As a demonstration of my surgical life at UMN Tansen, I have been sharing what I do each Friday in theatre. I operate on most days of the week, and Friday is not a particularly special day.
Yesterday (Friday) I was not on call, and there were two senior surgeons in theatre, myself and Dr Yam. We were joined by another surgeon for the first laparotomy, as it was her patient. I started in theatre at 9:30am and left at 6:30pm, with a half hour lunch break. This is a really long day here, and probably means we overbooked our elective cases, leaving not enough space for the emergency case.
So today’s cases:
- Neonatal laparotomy on 4 day old infant for bowel obstruction. Yes. This is the youngest patient I have operated on and I was grateful I was not holding the knife. I think I’m still shaking.
- Paediatric Inguinal herniotomy for hydrocoele, 6yr old male
- Subtotal laparoscopic cholecystectomy for acute cholecystectomy: I’m still trying to convince the other surgeons to do acute lap choles. However, this case was not very convincing. Very difficult.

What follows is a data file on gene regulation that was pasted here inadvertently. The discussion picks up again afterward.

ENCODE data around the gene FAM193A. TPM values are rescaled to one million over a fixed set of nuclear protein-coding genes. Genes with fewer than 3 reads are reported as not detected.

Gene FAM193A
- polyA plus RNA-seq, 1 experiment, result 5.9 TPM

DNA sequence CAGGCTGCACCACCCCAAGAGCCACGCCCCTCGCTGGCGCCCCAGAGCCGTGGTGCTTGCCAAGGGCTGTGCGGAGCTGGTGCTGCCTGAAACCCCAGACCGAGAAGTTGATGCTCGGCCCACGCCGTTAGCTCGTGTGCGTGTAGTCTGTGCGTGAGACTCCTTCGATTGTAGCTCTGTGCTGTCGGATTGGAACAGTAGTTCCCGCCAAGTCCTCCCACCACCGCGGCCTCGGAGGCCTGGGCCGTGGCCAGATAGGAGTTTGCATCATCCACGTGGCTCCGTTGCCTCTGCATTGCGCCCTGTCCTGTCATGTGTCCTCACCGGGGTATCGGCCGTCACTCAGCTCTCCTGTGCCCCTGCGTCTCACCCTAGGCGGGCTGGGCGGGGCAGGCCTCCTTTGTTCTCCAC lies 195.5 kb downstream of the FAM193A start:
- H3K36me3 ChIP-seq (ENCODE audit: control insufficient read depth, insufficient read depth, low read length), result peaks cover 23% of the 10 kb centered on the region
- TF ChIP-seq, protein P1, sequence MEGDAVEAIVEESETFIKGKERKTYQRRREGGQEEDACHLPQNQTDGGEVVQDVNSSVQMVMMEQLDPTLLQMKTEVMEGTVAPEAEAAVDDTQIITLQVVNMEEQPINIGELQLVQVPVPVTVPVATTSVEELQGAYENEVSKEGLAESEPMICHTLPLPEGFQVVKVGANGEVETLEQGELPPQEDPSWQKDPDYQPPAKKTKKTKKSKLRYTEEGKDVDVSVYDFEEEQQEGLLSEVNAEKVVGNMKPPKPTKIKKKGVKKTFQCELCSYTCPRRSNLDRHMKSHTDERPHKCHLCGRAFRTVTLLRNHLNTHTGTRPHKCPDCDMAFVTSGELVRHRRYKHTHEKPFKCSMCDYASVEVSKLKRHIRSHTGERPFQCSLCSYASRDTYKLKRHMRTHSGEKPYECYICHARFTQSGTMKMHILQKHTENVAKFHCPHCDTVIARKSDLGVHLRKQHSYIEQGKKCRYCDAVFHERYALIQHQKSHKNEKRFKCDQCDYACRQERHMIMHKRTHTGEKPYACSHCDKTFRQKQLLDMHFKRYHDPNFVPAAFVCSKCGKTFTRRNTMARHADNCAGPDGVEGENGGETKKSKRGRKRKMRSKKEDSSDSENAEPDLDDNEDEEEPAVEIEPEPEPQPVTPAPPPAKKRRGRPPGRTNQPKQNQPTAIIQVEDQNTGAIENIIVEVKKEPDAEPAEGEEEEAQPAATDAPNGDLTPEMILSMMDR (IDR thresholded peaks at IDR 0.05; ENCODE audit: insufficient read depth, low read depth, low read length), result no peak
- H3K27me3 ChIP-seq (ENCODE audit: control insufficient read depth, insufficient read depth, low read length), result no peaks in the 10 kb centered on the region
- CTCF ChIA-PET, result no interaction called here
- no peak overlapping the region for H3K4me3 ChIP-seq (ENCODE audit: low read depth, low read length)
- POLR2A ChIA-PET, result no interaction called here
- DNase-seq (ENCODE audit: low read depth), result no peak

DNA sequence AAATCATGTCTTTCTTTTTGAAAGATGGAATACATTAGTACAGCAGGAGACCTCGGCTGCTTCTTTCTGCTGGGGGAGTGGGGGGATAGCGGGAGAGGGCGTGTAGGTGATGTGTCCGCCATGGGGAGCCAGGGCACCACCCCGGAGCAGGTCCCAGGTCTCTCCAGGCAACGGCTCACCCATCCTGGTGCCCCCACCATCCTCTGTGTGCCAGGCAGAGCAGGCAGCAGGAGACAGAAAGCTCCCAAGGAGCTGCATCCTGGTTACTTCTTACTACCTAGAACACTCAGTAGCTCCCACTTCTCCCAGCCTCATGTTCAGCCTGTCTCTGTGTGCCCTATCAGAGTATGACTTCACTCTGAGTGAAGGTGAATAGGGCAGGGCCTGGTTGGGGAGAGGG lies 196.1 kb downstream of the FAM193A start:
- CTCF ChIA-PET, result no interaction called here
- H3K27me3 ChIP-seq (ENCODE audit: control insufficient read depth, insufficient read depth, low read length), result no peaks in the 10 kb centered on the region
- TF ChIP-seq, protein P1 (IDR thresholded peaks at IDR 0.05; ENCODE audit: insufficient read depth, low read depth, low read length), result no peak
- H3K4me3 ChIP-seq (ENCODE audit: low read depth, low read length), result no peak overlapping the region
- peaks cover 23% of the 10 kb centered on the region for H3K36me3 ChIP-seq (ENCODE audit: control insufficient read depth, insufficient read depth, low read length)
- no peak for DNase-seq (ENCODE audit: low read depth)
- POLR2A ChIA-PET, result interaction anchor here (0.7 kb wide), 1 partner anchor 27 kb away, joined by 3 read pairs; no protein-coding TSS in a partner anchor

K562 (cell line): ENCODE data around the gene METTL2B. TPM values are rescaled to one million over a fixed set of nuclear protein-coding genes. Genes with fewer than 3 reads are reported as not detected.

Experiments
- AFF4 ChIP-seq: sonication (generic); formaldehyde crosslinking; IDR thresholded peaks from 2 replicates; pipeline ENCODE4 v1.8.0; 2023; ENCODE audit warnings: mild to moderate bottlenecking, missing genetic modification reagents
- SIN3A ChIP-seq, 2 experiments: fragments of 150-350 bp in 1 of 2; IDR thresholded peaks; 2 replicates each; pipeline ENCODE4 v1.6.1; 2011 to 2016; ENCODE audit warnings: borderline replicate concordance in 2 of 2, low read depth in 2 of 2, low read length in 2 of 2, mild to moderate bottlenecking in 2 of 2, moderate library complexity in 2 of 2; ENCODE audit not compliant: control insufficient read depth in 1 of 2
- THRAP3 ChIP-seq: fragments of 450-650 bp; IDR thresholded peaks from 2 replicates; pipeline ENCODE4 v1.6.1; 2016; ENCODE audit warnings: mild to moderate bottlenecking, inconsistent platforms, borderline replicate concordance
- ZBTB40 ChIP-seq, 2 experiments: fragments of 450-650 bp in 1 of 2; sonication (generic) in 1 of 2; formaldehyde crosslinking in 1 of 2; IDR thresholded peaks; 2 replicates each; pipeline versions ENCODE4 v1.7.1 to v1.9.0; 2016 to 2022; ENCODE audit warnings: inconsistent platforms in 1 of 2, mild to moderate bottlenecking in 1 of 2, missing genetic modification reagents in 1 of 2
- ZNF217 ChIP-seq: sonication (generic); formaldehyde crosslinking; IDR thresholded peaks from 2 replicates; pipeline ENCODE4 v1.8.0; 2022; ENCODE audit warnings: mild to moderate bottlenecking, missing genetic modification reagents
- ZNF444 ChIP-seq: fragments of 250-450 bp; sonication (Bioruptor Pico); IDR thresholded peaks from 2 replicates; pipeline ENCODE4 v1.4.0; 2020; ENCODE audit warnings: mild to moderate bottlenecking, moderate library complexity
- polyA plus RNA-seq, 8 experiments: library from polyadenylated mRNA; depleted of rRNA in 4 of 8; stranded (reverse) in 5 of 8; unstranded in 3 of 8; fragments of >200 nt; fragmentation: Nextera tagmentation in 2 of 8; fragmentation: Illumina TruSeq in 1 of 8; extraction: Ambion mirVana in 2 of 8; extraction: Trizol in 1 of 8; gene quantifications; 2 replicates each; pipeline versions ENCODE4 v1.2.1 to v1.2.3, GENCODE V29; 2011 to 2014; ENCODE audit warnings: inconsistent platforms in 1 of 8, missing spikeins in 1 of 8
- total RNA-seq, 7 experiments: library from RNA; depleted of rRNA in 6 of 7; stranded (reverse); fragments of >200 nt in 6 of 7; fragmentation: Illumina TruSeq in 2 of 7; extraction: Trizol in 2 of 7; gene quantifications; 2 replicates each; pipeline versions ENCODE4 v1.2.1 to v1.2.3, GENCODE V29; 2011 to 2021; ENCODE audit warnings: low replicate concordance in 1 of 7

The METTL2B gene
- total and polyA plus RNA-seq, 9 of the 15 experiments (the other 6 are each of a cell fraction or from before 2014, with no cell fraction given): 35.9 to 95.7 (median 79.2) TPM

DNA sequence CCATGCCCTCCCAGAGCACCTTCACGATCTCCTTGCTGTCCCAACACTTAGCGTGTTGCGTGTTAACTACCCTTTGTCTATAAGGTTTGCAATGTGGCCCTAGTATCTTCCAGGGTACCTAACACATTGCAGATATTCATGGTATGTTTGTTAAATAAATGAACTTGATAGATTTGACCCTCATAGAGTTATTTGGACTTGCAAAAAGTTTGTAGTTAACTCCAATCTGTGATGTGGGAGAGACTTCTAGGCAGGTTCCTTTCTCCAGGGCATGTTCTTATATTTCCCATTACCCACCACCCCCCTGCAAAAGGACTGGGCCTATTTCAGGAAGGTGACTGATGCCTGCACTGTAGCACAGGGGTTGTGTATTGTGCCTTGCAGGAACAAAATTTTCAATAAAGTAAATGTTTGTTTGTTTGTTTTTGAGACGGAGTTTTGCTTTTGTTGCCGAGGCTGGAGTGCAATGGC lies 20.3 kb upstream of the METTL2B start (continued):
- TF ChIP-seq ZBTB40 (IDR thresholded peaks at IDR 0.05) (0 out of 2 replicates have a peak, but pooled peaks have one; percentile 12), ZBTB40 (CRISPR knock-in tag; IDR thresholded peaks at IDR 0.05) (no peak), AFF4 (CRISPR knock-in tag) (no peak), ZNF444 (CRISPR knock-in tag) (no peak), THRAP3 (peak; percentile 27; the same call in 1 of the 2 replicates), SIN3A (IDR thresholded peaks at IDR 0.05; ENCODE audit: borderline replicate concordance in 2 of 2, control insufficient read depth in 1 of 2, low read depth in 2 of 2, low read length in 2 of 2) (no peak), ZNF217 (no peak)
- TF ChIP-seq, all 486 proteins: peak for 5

- Excisional biopsy of 5cm skin lesion over left lower ribs with rotation flap reconstruction. The wound looks really nice this morning
- Large midline incisional hernia on a 35 year old guy who had a perforated ulcer last year. It looked like his entire wound dehisced. The defect extended up to his xiphisternum, which was difficult to close. I did my standard for large hernias, a retro-rectus mesh reconstruction, which works really nicely in this resource poor environment – all open surgery. For the first time I did an anterior component separation. It gave me a bit more stretch, and I was able to get the anterior sheath closed nicely.
My colleague, Dr Yam also did an excision of a skin lesion on the face, and a sphincterotomy for anal fissure. However, most of the cases needed two surgeons so we worked together.